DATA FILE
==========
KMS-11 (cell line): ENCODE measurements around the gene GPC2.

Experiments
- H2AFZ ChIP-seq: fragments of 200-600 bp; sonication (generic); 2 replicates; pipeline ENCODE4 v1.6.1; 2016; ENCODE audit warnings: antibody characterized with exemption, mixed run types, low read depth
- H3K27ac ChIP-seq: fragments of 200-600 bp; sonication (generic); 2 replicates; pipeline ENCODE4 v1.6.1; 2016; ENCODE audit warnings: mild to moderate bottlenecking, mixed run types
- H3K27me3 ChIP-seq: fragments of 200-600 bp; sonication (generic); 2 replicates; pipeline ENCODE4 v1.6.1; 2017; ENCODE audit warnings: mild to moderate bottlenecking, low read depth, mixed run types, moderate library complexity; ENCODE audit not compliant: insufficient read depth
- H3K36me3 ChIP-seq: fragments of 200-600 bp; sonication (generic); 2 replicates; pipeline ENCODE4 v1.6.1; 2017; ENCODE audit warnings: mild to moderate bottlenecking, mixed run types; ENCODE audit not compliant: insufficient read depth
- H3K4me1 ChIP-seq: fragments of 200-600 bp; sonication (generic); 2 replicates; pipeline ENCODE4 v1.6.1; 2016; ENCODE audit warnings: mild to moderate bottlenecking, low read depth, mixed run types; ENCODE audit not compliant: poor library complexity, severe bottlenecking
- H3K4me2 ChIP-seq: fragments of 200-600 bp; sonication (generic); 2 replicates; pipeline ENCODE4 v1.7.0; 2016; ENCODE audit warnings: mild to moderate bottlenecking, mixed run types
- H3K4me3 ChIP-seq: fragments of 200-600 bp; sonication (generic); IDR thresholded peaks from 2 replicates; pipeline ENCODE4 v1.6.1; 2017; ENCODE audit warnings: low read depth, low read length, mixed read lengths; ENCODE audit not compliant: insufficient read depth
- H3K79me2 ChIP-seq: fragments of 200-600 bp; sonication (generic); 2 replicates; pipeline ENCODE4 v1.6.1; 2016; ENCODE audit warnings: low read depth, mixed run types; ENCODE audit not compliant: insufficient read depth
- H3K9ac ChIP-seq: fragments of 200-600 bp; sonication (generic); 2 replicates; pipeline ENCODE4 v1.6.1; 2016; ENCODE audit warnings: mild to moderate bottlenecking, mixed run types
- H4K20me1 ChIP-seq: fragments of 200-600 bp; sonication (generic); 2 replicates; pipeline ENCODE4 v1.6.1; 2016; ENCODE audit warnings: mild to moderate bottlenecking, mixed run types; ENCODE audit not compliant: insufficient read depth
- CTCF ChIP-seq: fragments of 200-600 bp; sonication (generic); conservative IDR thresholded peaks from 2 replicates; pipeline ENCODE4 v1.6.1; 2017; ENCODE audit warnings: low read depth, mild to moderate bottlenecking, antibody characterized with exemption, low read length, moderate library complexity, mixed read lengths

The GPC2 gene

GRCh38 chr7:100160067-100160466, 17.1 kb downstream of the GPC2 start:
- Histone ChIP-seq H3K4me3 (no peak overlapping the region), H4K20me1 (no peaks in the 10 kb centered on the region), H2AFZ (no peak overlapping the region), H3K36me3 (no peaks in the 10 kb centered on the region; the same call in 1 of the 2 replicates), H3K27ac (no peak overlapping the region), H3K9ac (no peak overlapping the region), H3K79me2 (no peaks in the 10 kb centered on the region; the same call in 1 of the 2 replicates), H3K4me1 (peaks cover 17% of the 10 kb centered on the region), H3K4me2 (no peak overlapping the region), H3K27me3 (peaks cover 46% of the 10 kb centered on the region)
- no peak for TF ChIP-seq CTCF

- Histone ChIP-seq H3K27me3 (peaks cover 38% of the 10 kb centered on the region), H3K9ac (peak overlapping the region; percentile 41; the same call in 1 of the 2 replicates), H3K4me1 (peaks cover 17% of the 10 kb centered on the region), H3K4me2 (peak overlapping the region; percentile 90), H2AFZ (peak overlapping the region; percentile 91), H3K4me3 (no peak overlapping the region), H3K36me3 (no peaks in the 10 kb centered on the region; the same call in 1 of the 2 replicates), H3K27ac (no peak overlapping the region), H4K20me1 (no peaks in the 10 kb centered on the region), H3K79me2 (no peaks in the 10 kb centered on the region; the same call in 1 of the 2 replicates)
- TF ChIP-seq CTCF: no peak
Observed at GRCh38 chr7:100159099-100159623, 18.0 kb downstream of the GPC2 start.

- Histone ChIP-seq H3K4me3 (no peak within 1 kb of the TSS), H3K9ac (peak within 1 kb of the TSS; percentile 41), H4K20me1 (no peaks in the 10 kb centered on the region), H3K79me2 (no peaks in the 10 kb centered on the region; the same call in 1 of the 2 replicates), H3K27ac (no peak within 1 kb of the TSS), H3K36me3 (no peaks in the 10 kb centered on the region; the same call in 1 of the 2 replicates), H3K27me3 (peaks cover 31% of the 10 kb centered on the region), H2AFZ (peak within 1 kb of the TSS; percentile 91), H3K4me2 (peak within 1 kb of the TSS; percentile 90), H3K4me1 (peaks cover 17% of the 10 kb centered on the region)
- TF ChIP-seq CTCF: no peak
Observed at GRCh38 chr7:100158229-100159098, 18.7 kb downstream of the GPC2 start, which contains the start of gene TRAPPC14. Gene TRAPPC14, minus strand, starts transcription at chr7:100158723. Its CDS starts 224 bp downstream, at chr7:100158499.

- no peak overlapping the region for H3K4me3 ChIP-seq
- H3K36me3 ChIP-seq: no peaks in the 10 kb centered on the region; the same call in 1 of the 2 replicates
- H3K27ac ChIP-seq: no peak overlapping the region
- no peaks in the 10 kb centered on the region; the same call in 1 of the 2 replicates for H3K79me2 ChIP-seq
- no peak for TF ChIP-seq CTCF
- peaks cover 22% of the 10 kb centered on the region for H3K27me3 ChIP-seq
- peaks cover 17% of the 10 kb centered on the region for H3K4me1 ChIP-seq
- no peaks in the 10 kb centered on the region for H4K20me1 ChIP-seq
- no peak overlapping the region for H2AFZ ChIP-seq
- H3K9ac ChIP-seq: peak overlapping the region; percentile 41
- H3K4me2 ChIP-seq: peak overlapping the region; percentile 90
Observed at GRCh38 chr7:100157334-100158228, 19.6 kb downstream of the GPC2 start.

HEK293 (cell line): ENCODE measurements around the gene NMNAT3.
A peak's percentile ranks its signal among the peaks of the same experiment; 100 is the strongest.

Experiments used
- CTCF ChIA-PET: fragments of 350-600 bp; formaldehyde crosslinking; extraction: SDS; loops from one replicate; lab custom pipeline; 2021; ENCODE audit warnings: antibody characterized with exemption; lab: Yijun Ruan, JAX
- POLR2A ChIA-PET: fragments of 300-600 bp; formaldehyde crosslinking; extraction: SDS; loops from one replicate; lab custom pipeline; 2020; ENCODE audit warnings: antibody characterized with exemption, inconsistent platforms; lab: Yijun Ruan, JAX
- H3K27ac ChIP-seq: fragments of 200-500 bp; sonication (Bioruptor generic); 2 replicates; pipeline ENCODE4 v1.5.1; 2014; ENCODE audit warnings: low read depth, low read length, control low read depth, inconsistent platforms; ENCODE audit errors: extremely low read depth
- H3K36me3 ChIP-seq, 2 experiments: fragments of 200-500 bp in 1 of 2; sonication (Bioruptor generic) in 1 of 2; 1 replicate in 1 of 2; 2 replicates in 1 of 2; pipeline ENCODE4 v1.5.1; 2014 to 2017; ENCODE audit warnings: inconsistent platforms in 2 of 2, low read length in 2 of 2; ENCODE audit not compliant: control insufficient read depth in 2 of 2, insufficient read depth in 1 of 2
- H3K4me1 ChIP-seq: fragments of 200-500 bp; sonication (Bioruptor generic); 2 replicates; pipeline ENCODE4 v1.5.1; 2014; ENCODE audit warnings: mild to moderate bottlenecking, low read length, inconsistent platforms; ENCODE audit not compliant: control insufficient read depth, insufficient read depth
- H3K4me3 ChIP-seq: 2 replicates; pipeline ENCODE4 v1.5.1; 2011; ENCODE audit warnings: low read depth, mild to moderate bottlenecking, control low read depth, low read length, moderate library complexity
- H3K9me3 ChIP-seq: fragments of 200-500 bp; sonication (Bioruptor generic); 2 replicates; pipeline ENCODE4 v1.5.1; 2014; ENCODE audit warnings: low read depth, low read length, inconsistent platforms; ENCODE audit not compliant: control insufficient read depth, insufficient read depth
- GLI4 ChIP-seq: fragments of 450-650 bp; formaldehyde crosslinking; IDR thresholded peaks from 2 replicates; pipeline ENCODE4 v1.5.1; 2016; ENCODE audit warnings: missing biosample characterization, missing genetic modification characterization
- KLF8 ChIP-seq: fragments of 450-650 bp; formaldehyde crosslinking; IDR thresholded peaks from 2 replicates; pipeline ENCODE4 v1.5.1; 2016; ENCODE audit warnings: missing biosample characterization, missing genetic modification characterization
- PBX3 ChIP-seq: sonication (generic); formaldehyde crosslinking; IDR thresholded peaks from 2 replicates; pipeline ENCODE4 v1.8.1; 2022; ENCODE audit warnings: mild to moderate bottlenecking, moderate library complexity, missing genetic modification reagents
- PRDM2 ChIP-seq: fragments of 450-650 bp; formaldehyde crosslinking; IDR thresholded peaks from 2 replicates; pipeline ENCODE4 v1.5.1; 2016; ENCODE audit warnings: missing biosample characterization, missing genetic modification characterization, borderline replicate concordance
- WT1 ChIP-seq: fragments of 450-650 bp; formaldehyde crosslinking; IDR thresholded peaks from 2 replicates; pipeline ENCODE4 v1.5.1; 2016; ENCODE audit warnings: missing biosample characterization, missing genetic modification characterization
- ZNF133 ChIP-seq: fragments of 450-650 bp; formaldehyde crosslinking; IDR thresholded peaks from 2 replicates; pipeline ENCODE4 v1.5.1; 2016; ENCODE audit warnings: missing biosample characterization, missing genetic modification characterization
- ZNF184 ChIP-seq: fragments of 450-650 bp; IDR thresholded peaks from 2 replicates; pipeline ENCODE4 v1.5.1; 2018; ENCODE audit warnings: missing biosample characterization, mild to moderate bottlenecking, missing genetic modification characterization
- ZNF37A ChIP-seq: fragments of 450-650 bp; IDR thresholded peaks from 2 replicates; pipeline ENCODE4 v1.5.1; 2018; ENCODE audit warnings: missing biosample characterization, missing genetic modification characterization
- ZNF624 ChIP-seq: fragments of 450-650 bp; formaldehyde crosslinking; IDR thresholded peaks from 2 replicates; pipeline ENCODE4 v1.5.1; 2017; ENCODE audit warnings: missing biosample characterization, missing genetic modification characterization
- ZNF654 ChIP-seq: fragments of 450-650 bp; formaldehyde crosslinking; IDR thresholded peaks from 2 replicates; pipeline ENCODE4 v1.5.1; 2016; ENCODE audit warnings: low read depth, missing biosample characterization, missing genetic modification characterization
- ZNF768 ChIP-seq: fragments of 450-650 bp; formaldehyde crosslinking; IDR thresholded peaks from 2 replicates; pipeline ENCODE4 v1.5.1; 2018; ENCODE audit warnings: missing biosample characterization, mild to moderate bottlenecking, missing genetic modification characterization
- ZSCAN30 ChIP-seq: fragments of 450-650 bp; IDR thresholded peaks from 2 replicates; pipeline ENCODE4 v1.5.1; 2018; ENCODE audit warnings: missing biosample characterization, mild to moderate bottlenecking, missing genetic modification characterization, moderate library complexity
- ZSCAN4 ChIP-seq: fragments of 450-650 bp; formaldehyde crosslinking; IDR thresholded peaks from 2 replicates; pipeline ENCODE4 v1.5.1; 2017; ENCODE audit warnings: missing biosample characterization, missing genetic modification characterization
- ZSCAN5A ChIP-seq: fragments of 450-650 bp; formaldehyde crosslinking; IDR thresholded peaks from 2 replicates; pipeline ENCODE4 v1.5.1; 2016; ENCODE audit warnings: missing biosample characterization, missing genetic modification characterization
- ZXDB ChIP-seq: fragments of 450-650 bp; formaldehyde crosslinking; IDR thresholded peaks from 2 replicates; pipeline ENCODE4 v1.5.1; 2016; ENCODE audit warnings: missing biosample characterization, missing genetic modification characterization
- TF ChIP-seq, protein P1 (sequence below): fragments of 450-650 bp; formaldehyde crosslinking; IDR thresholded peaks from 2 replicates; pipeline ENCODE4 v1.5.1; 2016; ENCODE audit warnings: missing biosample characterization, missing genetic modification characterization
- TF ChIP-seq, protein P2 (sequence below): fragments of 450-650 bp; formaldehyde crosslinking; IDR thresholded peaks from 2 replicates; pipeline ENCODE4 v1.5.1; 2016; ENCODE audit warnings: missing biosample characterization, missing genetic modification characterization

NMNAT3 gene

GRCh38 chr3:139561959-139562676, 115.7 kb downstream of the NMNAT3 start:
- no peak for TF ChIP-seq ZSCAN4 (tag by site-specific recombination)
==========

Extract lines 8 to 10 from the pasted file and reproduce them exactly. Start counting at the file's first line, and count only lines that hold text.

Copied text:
- H3K4me2 ChIP-seq: fragments of 200-600 bp; sonication (generic); 2 replicates; pipeline ENCODE4 v1.7.0; 2016; ENCODE audit warnings: mild to moderate bottlenecking, mixed run types
- H3K4me3 ChIP-seq: fragments of 200-600 bp; sonication (generic); IDR thresholded peaks from 2 replicates; pipeline ENCODE4 v1.6.1; 2017; ENCODE audit warnings: low read depth, low read length, mixed read lengths; ENCODE audit not compliant: insufficient read depth
- H3K79me2 ChIP-seq: fragments of 200-600 bp; sonication (generic); 2 replicates; pipeline ENCODE4 v1.6.1; 2016; ENCODE audit warnings: low read depth, mixed run types; ENCODE audit not compliant: insufficient read depth